As we listen to the responses to the Australian Cricket team ball tampering affair we hear that most people think that the team was thinking rationally about cheating. Many attribute the work of conspiracy to the issue as if the senior players ‘planned’ rationally to cheat. Only a few understand the powerful influence of social psychology in shaping decisions (https://www.smh.com.au/sport/cricket/for-australian-cricket-arrogance-rewarded-just-led-to-more-arrogance-20180326-p4z6c5.html).
Unfortunately in safety the paradigms of behaviourism, individualism and rationalism dominate the worldviews of many. We see this in the way safety people conduct incident investigations and in the curriculum of Work Health and Safety. The idea that humans are influenced by hundreds of social psychological factors that determine decisions based on context is simply foreign and not believed. The idea that people can behave under the influence of a collective unconscious is simply dismissed. Perhaps what is worse, using safety’s own paradigm, they don’t even want to know about it. Lets just keep to specialisations in objects, checklisting and regulation. Safety is simple: tell the rule, police the rule and punish non-compliance. How convenient and comfortable is the binary bubble of safety.
Of course in the real world of fallible humans safety simplicity doesn’t work, zero will never be achieved. Indeed, zero is part of the binary problem. The fact that the Global Congress on Safety endorses zero along with the SIA is testimony to the fact that Safety is trapped within its own small bubble and doesn’t know how to get out. Collective groupthink is cognitive dissonance on a grand scale (https://safetyrisk.net/how-groupthink-works/ ). Safety doesn’t want disruption, it just wants to talk about it. Safety doesn’t want anything differently, it just wants to talk about it. Safety doesn’t want safety 2, it just wants to talk about it. If there is to be any difference the behaviourist, individualist and rationalist ideologies that dominate safety would have to change. This is the vision for safety.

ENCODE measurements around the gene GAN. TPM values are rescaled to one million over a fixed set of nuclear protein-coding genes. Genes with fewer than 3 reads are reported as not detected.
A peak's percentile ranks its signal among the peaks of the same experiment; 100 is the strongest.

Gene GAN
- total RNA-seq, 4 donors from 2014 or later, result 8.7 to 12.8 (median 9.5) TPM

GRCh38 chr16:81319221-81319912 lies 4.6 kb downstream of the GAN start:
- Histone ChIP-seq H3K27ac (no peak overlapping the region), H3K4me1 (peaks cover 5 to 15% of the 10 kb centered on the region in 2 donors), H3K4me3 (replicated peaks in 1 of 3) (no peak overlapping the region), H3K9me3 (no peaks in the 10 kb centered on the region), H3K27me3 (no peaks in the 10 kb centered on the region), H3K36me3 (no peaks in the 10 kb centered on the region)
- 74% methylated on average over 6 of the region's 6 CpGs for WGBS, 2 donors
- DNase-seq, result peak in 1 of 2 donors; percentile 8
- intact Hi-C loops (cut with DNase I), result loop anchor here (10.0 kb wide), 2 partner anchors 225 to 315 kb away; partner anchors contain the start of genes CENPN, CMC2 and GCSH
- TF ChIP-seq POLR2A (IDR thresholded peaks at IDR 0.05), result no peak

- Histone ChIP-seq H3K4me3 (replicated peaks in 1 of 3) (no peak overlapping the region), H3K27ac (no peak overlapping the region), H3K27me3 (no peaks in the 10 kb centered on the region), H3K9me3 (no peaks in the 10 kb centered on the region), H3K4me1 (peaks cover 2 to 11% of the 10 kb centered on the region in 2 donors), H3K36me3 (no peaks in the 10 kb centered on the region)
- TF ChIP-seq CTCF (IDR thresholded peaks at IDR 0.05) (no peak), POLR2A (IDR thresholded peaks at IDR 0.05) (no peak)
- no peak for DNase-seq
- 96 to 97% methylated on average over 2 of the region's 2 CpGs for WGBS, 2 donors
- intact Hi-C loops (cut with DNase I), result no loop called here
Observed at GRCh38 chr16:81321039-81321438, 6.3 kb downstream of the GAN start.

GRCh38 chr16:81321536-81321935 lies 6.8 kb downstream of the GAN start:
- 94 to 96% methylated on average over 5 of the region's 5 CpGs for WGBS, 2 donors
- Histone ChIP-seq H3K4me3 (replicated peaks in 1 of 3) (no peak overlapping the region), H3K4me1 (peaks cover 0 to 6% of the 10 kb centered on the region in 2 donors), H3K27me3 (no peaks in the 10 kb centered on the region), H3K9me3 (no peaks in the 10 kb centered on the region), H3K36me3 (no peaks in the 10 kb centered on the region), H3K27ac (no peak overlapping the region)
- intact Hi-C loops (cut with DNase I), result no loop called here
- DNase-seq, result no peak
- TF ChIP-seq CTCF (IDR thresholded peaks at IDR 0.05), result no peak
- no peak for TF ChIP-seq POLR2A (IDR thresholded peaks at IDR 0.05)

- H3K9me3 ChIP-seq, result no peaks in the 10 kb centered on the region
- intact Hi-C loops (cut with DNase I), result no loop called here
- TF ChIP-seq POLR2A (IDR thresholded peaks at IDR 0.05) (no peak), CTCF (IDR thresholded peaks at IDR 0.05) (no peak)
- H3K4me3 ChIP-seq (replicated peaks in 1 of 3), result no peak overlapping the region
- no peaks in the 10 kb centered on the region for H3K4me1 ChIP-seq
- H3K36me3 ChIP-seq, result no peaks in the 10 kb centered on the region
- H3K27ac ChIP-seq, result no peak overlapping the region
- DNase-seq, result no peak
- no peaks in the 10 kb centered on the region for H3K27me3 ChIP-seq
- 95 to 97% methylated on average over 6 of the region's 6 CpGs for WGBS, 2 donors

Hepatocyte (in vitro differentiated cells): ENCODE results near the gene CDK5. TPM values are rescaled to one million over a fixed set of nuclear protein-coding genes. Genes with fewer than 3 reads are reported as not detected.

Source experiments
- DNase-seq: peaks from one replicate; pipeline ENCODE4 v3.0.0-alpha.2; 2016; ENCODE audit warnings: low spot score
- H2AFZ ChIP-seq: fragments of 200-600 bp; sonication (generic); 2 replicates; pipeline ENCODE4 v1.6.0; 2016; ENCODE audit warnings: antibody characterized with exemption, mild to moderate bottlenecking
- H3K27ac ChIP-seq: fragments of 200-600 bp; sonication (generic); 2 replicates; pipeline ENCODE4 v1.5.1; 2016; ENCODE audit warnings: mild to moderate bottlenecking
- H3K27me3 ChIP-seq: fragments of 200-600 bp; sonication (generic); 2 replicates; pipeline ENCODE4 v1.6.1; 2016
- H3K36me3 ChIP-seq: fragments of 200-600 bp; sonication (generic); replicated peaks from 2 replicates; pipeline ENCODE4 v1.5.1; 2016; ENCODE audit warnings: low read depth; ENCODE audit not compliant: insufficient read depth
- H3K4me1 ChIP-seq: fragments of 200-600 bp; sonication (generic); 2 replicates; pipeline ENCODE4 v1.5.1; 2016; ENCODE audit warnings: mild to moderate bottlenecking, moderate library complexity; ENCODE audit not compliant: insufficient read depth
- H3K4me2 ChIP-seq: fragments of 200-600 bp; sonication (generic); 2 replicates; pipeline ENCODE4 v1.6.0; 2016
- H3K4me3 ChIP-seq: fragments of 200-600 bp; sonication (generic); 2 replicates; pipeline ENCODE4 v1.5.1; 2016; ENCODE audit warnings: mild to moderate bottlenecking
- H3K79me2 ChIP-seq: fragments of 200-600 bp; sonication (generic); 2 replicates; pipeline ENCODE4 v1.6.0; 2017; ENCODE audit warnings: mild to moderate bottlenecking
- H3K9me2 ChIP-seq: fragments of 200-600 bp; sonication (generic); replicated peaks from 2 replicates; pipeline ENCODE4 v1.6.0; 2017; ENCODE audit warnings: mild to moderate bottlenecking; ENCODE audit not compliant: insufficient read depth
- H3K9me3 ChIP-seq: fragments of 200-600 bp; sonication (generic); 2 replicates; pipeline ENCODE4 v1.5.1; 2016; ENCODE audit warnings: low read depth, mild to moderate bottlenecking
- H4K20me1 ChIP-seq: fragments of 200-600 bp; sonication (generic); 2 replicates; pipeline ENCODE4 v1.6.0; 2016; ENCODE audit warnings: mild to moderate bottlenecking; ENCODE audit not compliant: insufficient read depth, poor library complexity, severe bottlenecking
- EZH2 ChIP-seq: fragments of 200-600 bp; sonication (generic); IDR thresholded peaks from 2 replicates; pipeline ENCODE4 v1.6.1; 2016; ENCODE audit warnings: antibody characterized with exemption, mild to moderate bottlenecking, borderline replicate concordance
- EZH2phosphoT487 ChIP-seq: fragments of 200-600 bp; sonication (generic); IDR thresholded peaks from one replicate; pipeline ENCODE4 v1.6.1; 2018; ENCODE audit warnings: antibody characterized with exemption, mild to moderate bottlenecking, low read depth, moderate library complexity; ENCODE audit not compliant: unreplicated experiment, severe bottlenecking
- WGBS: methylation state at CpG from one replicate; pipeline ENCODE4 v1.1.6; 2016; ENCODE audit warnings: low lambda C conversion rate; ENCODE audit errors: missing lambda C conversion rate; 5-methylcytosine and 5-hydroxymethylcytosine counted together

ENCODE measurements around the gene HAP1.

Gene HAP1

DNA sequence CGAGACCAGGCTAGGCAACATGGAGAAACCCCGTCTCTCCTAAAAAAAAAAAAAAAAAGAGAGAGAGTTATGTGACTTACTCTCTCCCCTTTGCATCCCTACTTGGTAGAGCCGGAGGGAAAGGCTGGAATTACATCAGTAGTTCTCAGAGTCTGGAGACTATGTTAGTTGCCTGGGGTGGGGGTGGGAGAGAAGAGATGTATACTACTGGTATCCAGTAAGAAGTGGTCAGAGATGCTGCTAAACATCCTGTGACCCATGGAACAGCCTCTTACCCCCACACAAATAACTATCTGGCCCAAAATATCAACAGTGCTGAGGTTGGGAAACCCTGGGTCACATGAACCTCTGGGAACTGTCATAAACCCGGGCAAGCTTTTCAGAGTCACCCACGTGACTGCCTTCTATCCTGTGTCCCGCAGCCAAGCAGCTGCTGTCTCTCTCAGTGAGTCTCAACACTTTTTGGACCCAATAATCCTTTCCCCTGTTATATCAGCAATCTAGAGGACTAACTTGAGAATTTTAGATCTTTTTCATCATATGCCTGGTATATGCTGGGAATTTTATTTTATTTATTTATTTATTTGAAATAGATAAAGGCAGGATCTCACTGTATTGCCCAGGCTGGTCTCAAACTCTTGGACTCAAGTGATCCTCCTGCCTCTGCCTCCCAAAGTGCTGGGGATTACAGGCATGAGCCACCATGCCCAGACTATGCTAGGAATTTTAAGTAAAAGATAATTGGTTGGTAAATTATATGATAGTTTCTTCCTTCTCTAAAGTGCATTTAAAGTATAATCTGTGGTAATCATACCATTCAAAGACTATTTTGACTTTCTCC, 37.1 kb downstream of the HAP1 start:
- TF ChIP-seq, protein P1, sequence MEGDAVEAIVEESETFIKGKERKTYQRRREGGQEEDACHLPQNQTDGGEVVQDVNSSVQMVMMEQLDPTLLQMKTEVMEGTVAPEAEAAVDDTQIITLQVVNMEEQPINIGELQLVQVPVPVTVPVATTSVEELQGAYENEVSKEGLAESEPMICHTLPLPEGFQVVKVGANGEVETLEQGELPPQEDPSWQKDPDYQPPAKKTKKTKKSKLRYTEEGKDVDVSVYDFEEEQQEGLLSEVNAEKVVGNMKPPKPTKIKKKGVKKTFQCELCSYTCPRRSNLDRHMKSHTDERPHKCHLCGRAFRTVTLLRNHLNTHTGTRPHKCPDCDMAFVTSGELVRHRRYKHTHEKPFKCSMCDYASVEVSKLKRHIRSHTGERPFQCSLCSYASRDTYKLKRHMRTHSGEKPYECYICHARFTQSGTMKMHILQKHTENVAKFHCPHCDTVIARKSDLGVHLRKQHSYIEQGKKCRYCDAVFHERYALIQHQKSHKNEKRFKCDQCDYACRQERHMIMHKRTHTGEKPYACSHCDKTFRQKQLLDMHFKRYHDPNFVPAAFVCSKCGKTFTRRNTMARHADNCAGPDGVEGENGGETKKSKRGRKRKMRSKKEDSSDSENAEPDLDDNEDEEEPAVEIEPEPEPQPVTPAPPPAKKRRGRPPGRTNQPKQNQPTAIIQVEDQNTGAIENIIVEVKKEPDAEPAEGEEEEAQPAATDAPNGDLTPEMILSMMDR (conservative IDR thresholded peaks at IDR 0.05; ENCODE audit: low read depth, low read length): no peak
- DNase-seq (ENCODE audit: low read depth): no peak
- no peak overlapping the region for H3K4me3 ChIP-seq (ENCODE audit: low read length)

I’m sure when the Australian senior cricket players got together they weren’t ‘thinking’ of anything they were ‘unthinking’. (A read of Chris Paley ‘Unthink’ would be a good start). In a small group of people blinded by anger about sledging, victimization and nasty politics the reaction was about getting even, not rational thought. When someone gets caught in road rage they stop thinking, they get caught up in the social dynamics of the circumstance and do things they would not normally do (Read Caldini ‘Influence’ for a start).
Anger is a blinding influence that disposes of the need for rational thought. Anger is only one of hundreds of social influence dynamics that influence decision making. (http://www.abc.net.au/news/2018-03-24/south-africa-v-australia-david-warner-abused-by-spectator/9583014; http://www.news.com.au/sport/cricket/david-warner-responds-to-sledge-that-sparked-his-altercation-with-quinton-de-kock/news-story/214b3c22f02702723af1269d43c9db94; https://www.smh.com.au/sport/cricket/david-warner-at-heart-of-ball-tampering-scandal-20180326-p4z6d3.html)
Here is a list of the social psychology basics one would need to understand in order to grasp how social influence changes decision making and behaviour:
- Pitch, Frame, Prime, Mirror, Anchor – Reframing
- Valence Framing
- Language Selection
- Social Association
- Focus on Artefacts
Setting Expectations and Agenda
Understand Choice, Option and Reaction Formation
Understand Homeostasis, By-Products, Trade-Offs, Spin-Offs
Constraining Response Options
Diversity in Decision Criteria
Metaphor and Semiotics
Narratives (setting Meaning and Purpose)
Understanding Psychology of Goals
Understanding Trajectory and Projection
Understanding Debias Techniques
Committee Works, Lobbying, Coalitions
Space and Place, Physical Context
In addition to understanding these dynamics one would also need to understand the dozens of resistance dynamics that influence non-compliance. A read of Dolinski ‘Techniques of Social Influence, The Psychology of Gaining Compliance’ would be a start. However, I am sure that none of these texts either by Paley, Caldini or Dolinski would make the reading list of any WHS curriculum. It’s just easy to keep to the binary worldview that the senior players decided rationally to cheat and were stupid. After all, ‘safety is a choice you make’.